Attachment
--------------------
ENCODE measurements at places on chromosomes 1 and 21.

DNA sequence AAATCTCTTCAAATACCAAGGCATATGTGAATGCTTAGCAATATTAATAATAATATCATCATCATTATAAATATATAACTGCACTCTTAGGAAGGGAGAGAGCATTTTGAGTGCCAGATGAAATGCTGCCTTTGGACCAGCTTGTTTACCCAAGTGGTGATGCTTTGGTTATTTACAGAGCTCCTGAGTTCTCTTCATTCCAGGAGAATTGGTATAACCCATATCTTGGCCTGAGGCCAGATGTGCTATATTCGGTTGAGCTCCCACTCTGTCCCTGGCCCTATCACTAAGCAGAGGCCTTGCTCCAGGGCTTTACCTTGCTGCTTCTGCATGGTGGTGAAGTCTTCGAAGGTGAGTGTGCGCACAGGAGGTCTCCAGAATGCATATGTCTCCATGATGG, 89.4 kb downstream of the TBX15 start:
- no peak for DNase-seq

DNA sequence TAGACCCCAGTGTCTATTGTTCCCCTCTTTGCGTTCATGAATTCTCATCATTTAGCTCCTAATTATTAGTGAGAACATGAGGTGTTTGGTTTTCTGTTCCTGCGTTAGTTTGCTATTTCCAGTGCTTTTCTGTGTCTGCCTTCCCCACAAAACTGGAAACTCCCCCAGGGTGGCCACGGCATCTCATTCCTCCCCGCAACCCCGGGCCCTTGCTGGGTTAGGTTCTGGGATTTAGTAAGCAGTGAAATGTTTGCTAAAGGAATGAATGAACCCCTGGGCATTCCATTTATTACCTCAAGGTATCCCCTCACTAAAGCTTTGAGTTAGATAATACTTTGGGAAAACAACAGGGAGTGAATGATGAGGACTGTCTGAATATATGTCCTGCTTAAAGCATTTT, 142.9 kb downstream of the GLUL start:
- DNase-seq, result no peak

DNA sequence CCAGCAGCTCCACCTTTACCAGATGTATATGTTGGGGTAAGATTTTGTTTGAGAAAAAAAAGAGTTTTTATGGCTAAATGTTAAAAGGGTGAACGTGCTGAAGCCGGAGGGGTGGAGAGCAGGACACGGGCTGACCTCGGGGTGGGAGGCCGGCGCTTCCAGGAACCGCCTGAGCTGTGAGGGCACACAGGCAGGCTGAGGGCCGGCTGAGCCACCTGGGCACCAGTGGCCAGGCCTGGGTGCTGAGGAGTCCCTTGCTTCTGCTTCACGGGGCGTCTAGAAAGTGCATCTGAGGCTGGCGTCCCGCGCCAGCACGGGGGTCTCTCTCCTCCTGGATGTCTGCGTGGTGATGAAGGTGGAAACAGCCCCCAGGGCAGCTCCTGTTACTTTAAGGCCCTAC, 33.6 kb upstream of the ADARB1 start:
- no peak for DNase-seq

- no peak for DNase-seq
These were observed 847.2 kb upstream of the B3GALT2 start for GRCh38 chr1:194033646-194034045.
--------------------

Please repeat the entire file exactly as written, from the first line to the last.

ENCODE measurements at places on chromosomes 1 and 21.

DNA sequence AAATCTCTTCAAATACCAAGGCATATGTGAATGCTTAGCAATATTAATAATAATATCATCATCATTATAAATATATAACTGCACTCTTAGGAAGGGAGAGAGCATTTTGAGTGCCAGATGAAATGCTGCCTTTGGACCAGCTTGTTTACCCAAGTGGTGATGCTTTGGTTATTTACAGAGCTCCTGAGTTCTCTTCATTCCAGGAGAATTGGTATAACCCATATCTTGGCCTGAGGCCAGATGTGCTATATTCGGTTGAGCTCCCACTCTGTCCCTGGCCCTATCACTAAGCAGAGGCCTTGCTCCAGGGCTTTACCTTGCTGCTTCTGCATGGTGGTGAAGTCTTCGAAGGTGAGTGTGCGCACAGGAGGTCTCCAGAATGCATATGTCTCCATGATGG, 89.4 kb downstream of the TBX15 start:
- no peak for DNase-seq

DNA sequence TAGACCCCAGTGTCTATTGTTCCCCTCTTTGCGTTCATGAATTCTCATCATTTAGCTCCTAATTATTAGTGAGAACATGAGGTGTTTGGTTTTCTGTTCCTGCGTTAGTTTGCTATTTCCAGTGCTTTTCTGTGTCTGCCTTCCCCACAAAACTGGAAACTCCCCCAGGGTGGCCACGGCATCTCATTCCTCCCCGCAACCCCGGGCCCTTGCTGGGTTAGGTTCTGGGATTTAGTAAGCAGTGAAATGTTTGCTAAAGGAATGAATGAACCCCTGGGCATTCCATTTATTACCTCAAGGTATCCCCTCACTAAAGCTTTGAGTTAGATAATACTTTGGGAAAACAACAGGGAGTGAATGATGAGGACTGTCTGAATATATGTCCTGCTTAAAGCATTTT, 142.9 kb downstream of the GLUL start:
- DNase-seq, result no peak

DNA sequence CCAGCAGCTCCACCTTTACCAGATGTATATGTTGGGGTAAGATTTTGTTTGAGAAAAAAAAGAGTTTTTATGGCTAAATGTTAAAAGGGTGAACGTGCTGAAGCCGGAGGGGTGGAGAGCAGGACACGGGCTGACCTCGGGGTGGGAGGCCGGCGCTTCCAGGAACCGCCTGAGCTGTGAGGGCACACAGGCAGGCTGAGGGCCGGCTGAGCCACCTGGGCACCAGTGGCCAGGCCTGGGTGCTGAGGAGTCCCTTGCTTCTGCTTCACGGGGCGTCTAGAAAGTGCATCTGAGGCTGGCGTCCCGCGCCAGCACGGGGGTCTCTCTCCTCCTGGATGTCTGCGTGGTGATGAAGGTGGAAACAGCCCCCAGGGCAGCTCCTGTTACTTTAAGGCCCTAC, 33.6 kb upstream of the ADARB1 start:
- no peak for DNase-seq

- no peak for DNase-seq
These were observed 847.2 kb upstream of the B3GALT2 start for GRCh38 chr1:194033646-194034045.